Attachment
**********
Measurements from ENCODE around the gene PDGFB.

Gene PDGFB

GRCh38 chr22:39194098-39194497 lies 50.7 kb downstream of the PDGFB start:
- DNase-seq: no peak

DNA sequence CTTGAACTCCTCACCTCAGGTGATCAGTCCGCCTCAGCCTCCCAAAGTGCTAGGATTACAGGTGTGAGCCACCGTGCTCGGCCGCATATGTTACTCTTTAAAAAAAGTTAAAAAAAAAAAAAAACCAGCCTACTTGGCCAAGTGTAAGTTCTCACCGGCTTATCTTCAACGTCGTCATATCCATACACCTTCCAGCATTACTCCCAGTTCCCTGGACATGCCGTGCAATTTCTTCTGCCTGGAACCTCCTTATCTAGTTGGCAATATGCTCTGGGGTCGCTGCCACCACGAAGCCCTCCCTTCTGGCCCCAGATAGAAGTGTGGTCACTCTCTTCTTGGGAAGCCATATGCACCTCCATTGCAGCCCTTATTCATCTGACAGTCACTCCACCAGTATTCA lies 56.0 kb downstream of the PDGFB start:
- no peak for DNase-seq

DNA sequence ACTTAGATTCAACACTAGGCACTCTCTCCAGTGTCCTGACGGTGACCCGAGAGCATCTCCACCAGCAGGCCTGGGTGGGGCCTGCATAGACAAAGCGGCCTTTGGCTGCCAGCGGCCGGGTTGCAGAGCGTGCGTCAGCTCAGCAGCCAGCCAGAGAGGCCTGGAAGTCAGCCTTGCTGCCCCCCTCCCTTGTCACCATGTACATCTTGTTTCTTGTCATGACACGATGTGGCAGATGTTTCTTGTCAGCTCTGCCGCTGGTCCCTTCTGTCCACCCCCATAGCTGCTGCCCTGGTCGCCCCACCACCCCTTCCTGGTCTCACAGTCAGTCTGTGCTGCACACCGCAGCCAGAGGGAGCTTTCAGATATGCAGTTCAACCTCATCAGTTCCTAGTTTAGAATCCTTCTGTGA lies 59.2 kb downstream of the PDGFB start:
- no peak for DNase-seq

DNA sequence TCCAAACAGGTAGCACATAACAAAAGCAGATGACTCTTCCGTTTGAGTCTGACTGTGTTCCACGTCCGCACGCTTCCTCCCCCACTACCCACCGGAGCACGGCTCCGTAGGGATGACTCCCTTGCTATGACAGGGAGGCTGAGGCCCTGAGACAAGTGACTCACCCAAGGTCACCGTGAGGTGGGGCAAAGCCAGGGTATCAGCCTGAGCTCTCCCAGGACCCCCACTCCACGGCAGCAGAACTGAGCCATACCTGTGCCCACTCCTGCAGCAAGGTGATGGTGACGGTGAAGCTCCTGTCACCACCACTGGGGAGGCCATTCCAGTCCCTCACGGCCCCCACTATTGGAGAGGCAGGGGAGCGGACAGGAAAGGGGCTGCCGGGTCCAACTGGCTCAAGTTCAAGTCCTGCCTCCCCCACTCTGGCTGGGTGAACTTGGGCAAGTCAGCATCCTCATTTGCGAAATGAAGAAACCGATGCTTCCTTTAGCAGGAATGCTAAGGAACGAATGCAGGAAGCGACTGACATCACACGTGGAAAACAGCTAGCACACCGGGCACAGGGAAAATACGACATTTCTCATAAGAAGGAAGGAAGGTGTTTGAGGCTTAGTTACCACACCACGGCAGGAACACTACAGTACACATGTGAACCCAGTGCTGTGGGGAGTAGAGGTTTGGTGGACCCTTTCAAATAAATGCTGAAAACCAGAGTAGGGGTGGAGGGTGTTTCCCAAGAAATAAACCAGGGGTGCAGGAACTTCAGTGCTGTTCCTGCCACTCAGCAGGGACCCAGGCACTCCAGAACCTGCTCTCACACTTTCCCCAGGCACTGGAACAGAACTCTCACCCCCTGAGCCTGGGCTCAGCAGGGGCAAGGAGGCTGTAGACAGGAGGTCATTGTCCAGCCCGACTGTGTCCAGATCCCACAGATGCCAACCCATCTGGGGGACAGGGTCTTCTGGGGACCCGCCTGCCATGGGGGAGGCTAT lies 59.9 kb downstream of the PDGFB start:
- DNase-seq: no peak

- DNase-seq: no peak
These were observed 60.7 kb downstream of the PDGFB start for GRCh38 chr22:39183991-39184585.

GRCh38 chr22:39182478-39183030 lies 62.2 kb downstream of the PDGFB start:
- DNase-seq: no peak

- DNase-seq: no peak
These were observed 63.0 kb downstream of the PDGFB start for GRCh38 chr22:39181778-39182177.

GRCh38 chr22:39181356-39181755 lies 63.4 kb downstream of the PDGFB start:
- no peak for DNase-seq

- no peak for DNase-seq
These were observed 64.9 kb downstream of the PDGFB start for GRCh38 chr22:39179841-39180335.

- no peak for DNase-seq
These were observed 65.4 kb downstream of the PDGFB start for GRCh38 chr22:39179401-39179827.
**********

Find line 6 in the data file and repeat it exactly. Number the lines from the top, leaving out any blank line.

- no peak for DNase-seq